Investors use the properties they buy as assets to generate wealth, either through rental yields or capital gains. However, it’s not guaranteed that a property will increase in value, or that tenants will always be available to pay rent, so an investor may not always make money from their investment. Additionally, investors may choose to minimise the mortgage repayments on their investment property in order to enjoy tax benefits, such as negative gearing. Thus, lenders often charge investors higher interest rates to help make up for the higher risk of potentially defaulting on their mortgage repayments.

However, investor mortgage offers are more likely to offer flexible features that could better suit investment properties. For example, an investment mortgage is more likely to offer flexible repayment options that could help allow investors to better manage the rental yields from their investment property.

How to get a low interest rate on an investment loan

Most banks and other mortgage lenders offer their lowest interest rates to the most secure borrowers. The lower the risk that you’ll default on your repayments, the lower the rates you may be offered.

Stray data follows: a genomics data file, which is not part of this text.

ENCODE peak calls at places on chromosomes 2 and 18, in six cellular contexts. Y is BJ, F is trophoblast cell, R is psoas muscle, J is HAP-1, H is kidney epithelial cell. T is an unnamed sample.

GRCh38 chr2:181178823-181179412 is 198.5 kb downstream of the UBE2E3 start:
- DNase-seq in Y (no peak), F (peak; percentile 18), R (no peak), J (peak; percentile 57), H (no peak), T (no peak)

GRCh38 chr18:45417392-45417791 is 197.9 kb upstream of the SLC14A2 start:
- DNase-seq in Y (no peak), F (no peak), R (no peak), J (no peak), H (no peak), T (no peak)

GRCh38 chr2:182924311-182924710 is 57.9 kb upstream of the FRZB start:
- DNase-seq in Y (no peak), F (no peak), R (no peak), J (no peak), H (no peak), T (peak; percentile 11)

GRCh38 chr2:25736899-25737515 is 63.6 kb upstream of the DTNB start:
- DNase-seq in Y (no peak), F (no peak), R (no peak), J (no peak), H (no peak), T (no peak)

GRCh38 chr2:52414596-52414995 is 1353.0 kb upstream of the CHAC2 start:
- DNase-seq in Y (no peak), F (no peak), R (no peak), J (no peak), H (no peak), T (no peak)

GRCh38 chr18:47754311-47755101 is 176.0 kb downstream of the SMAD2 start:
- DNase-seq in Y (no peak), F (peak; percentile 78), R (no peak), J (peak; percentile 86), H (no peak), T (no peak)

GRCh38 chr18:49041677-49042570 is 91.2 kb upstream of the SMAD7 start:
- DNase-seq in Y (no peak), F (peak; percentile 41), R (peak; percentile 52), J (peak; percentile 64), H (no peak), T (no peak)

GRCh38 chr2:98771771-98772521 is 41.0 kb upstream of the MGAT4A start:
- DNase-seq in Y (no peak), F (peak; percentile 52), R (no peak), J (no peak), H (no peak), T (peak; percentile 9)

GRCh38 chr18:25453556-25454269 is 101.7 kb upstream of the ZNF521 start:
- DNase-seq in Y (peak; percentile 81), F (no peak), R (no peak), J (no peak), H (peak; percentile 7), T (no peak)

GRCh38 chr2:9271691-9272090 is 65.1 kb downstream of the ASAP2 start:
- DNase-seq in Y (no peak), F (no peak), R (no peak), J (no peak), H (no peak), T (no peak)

Because investment loans are often considered riskier than owner-occupier home loans, borrowers may need to fulfil strict eligibility criteria to enjoy some of the lowest interest rates.

To help improve your investment loan application’s chances of being approved, think about the following:

  • Try to save a large deposit: Many home loans, including investment loans, require a deposit of 20% or more of the property's value to avoid being charged for Lender's Mortgage Insurance (LMI). Some investment loans also require larger than average deposits or equity as part of their lending criteria. Generally, the lower you can make your loan to value ratio (LVR), the lower the interest rate you may be offered.
  • Check your credit score: If you have bad credit, it may be harder to successfully apply for an investment loan. You can check your credit score for free, and consider ordering a copy of your credit report to see if there are any errors that can be corrected. Plus, comprehensive credit reporting means that positive credit behaviours such as paying off other outstanding debts may help improve your credit score.
  • Compare investment loans from different lenders: As well as comparing interest rates, look at the fees, features and other benefits. Consider which investment mortgage options may offer the most value in your financial situation, and check their lending criteria to see which ones you’re most likely to qualify for.